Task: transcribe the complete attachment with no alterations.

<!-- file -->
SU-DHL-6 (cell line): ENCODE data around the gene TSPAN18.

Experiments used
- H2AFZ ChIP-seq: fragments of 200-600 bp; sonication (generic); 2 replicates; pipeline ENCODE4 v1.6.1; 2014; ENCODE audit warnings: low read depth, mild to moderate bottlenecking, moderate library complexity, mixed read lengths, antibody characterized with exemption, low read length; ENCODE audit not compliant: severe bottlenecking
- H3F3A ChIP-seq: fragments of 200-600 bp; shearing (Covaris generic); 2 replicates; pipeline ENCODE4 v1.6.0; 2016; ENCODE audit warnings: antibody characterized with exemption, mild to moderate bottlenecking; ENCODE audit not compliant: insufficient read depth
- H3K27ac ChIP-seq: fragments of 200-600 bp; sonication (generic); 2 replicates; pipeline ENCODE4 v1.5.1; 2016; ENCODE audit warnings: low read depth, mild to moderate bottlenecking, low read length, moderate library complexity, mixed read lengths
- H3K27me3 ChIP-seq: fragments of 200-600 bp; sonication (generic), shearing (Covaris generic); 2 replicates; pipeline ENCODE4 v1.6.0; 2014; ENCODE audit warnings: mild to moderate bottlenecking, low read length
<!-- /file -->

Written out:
SU-DHL-6 (cell line): ENCODE data around the gene TSPAN18.

Experiments used
- H2AFZ ChIP-seq: fragments of 200-600 bp; sonication (generic); 2 replicates; pipeline ENCODE4 v1.6.1; 2014; ENCODE audit warnings: low read depth, mild to moderate bottlenecking, moderate library complexity, mixed read lengths, antibody characterized with exemption, low read length; ENCODE audit not compliant: severe bottlenecking
- H3F3A ChIP-seq: fragments of 200-600 bp; shearing (Covaris generic); 2 replicates; pipeline ENCODE4 v1.6.0; 2016; ENCODE audit warnings: antibody characterized with exemption, mild to moderate bottlenecking; ENCODE audit not compliant: insufficient read depth
- H3K27ac ChIP-seq: fragments of 200-600 bp; sonication (generic); 2 replicates; pipeline ENCODE4 v1.5.1; 2016; ENCODE audit warnings: low read depth, mild to moderate bottlenecking, low read length, moderate library complexity, mixed read lengths
- H3K27me3 ChIP-seq: fragments of 200-600 bp; sonication (generic), shearing (Covaris generic); 2 replicates; pipeline ENCODE4 v1.6.0; 2014; ENCODE audit warnings: mild to moderate bottlenecking, low read length